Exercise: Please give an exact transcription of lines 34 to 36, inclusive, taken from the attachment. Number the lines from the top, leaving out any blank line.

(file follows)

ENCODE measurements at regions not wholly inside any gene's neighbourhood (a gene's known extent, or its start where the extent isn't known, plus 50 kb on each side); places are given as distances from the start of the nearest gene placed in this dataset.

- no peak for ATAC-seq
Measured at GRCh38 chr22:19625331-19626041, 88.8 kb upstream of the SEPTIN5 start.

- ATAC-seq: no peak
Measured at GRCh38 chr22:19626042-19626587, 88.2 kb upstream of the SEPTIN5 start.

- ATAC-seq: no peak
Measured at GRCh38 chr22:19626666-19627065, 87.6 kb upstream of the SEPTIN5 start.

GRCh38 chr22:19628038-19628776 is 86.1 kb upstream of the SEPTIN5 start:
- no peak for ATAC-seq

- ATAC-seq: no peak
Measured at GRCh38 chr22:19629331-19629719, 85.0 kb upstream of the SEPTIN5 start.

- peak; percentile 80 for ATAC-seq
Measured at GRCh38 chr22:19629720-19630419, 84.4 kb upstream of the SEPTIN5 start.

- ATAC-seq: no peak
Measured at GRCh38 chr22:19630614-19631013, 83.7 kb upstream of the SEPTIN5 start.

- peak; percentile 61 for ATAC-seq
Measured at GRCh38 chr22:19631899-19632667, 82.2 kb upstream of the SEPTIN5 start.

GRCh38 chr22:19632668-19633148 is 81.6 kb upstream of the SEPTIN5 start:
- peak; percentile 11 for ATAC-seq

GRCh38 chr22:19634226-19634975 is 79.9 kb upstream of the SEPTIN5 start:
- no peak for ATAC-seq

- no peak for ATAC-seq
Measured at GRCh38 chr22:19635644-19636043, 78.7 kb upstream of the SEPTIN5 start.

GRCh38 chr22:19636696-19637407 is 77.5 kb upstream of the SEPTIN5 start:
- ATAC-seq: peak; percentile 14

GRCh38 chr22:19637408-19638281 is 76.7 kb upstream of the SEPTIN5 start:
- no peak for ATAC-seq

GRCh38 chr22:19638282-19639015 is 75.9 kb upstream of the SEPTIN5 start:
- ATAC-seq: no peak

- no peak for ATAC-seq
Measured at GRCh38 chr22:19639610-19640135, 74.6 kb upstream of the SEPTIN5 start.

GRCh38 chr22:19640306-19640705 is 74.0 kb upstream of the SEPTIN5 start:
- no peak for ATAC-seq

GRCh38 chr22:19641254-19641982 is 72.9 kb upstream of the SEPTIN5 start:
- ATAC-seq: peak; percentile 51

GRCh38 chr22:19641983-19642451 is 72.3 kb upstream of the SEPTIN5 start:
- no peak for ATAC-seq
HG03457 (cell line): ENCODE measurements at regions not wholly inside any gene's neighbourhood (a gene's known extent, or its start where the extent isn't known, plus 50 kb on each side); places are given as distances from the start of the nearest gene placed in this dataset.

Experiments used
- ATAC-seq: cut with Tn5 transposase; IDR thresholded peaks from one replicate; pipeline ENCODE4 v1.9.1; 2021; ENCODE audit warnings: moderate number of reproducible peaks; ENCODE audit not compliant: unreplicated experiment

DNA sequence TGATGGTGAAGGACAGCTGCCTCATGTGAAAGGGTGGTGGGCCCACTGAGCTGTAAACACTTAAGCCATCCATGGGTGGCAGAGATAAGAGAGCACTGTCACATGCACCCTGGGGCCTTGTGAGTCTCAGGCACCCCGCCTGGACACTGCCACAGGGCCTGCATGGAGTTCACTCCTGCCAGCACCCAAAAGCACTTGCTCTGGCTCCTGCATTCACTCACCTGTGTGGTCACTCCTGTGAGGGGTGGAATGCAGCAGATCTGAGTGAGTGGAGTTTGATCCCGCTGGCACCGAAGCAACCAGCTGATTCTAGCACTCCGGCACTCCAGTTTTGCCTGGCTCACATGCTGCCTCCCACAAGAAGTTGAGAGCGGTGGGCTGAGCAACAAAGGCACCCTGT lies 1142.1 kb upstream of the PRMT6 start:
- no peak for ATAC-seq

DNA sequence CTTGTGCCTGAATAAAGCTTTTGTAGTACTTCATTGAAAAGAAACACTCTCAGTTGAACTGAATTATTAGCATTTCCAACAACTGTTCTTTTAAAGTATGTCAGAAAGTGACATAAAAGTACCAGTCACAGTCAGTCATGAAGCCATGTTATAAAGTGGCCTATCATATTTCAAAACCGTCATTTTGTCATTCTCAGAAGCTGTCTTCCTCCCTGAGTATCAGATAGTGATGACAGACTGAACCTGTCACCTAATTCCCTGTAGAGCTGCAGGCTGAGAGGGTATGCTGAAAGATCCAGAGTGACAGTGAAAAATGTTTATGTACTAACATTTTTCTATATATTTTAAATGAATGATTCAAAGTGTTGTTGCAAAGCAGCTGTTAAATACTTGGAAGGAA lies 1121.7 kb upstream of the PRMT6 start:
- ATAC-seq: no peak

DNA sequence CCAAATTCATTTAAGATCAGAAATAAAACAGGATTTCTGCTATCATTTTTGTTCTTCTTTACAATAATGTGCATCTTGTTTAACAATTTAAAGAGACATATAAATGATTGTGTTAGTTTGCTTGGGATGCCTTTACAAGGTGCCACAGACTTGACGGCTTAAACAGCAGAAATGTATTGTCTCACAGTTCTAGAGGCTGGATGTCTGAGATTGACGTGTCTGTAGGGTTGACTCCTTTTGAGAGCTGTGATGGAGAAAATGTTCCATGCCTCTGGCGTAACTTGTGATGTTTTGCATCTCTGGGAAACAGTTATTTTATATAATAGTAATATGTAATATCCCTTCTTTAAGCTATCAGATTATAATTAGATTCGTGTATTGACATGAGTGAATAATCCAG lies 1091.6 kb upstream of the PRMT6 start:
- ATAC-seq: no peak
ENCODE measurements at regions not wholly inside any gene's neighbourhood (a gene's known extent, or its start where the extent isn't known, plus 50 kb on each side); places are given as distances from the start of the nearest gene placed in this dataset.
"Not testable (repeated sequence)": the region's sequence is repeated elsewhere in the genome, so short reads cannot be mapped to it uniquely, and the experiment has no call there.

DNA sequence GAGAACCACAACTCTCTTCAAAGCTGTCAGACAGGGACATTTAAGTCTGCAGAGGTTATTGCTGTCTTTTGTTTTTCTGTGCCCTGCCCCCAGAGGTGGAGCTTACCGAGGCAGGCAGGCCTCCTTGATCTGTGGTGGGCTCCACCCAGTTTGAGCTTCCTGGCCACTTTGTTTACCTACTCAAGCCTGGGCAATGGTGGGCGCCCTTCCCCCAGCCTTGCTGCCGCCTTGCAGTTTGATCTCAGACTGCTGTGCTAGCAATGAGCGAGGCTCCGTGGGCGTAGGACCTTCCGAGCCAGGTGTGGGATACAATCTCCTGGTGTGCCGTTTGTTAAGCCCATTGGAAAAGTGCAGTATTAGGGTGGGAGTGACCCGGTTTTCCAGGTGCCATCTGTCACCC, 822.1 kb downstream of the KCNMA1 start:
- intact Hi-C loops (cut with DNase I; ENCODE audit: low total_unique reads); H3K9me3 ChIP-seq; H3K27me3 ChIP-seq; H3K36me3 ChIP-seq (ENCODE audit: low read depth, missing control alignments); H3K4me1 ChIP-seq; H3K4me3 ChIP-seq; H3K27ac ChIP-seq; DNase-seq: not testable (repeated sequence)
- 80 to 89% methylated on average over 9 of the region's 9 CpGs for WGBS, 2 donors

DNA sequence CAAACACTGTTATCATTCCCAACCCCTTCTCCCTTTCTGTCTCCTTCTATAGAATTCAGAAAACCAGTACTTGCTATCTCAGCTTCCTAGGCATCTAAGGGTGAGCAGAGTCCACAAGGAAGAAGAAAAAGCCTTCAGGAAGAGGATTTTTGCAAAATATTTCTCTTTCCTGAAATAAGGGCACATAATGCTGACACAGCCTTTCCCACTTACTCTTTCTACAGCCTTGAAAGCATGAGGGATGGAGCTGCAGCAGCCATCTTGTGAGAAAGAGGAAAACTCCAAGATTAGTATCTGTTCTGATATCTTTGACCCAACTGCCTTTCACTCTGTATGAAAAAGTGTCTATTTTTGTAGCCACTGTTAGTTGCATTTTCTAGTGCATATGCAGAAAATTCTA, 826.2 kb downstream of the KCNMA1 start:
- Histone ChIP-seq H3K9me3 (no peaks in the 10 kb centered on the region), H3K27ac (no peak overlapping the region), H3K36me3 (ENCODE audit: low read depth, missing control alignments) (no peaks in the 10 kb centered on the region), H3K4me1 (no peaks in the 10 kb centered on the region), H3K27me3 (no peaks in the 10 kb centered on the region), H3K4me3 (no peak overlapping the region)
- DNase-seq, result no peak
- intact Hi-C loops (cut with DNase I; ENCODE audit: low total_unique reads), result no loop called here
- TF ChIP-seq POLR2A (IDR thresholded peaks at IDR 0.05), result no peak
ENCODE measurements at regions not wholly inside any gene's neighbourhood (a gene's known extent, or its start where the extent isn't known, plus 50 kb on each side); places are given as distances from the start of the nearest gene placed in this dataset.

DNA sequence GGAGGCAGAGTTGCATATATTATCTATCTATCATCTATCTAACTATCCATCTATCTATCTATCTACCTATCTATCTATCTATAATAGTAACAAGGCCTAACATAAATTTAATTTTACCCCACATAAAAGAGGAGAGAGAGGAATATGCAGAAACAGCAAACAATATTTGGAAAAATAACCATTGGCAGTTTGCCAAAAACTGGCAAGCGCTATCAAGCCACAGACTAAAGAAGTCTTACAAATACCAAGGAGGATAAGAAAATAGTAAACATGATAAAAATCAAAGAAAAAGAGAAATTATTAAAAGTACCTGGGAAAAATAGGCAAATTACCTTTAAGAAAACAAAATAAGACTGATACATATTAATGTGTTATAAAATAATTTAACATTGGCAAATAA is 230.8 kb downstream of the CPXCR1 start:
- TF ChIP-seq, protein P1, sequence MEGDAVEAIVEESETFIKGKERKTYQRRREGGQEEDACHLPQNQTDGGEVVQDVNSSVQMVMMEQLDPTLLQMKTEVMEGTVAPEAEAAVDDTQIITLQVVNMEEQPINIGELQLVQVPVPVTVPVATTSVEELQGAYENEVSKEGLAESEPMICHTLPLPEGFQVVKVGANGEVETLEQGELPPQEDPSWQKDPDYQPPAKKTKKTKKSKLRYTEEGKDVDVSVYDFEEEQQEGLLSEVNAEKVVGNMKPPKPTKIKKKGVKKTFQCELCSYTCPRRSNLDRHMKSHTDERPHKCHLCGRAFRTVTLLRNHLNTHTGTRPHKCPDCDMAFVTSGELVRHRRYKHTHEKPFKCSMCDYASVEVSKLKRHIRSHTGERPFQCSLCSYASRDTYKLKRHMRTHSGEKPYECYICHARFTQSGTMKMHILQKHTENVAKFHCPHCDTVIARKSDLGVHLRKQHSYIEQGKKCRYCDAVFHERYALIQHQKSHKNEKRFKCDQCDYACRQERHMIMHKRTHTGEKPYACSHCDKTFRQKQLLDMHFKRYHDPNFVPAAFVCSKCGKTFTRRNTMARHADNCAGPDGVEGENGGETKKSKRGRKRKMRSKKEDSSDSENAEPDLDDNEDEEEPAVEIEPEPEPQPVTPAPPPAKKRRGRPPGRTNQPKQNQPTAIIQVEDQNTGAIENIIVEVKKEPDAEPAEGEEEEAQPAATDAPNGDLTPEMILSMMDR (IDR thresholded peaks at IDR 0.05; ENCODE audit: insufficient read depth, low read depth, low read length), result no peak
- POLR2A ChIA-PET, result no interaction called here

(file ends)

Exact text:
GRCh38 chr22:19641254-19641982 is 72.9 kb upstream of the SEPTIN5 start:
- ATAC-seq: peak; percentile 51

GRCh38 chr22:19641983-19642451 is 72.3 kb upstream of the SEPTIN5 start: